King Tide in Afternoon at Point on Black Island 24 X 12"
Black Island is poorly known but to those who frequent Lighthouse Creek and Inlet. Many in the Lowcountry know about the Morris Island Lighthouse, but few know much regarding it history. Also, very few locals know about Morris Island as well. People who live on Lighthouse Creek are perfectly happy that so few find this area. Due to difficulty in access, most do not even attempt to get here. The Inlet is actually scary at times with its difficult bars and tides. At low tide, entrance may be impossible except by kayak and therefore exit at low tide must be timed so as not to get trapped. Coming from the Folly River requires great knowledge and experience to navigate shell banks and branches through this labyrinth of creeks and shoals. Even those who live in Secessionville or on Oceanview cannot access the creek at low tide.
Therefore, little is known about this PRIVATE island and that's the way it should remain. Generations of owners/caretakers have kept this island beautiful and private. Visiting this island from the creek is tolerated, but trespassing is not. This image was taken from the flooded marsh in front of (ocean side) the island as it "Point" reaches towards the Lighthouse Creek.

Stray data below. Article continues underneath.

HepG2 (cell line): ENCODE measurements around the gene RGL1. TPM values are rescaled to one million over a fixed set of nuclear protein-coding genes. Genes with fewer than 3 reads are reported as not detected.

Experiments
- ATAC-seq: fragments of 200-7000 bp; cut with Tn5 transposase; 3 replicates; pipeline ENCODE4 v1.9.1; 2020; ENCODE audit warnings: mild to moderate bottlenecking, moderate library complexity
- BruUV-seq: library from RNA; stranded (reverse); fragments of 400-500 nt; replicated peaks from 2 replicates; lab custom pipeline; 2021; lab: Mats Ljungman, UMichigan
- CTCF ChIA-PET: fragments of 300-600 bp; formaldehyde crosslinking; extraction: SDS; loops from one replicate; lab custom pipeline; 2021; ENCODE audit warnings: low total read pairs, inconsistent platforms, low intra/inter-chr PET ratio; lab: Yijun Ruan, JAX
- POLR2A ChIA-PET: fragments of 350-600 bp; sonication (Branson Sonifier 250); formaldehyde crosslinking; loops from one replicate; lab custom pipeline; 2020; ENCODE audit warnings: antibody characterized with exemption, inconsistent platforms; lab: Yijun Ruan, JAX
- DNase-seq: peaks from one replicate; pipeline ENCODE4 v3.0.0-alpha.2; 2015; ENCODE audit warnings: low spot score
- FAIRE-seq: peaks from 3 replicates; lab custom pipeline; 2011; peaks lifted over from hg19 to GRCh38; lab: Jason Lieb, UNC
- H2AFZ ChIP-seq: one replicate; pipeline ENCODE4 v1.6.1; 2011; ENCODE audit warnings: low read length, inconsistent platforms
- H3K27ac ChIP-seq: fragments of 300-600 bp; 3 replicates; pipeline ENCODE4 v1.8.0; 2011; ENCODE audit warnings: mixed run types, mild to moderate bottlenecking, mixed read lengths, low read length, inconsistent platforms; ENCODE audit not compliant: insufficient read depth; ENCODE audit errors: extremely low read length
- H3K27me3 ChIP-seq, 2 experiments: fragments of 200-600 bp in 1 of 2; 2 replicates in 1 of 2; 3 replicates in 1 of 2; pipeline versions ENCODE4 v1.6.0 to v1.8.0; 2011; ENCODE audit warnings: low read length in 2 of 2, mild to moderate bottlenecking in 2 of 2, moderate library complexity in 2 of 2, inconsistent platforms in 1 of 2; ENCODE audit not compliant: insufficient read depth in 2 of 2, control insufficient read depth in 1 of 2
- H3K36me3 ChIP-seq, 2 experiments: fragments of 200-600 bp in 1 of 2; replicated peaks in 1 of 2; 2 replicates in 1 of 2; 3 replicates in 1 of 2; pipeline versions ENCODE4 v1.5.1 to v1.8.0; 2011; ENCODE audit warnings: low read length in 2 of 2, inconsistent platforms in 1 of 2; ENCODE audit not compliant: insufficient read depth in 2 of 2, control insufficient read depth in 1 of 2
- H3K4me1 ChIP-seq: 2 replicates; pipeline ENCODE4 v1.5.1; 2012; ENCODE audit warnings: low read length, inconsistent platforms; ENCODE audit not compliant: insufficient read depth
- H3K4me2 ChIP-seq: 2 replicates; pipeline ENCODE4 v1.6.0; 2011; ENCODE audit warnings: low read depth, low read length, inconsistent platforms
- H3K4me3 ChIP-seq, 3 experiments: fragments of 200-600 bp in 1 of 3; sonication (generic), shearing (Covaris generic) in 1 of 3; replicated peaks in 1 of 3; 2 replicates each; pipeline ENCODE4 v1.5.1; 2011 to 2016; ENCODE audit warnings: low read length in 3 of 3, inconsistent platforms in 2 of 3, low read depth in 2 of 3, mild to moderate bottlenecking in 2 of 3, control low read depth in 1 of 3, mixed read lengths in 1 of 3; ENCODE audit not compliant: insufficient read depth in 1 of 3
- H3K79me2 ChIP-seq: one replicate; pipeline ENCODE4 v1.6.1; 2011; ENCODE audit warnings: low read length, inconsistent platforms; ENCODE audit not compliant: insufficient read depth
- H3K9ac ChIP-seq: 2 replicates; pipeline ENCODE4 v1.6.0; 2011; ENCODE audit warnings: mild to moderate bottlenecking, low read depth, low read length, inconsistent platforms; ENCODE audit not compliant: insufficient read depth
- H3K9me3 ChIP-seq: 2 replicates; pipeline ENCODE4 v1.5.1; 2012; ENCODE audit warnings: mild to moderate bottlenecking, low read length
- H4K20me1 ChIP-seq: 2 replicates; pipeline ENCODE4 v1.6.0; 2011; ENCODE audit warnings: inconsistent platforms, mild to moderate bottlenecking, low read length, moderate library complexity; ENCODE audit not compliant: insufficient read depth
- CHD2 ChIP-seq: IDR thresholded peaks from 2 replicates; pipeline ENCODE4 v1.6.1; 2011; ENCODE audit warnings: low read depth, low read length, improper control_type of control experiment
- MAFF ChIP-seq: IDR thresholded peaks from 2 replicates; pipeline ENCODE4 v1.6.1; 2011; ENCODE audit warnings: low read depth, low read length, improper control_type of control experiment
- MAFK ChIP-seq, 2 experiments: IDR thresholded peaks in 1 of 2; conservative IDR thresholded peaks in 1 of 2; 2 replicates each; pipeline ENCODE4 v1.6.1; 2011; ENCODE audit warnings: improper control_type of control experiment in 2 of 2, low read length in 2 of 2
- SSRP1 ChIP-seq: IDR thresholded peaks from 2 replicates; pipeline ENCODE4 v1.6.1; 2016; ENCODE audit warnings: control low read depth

Black (pronounced "Block") Island played a significant role in the War of Northern Aggression as Yankee forces invaded Morris Island from North Folly Island in the summer of 1863. Interested locals should find a copy of " The Gate of Hell" which gives excellent details about this bloody conflict which occurred at the same time as the Gettysburg conflict.
Like many sea islands in the Lowcountry, the northeast ends of these islands terminate in a birds toes arrangement with 2-5 points of land advancing at the tip of the island proper. Black Island shows this configuration as it looks towards Morris Island looking seaward. Black Island's configuration is best described as a hand, with a thumb and 4 fingers, and this can be seen clearly from "Google Earth" views.
The Island is densely populated with a typical mature seral-stage community of trees and shrubs. Raccoons call this island home and are welcomed by the owners.
Access to this island via its small creek is NOT recommended as navigation may be dangerous secondary to natural and man-made obstacles.
Therefore, be aware of this beautiful island but do not attempt to visit it without the permission of its owners.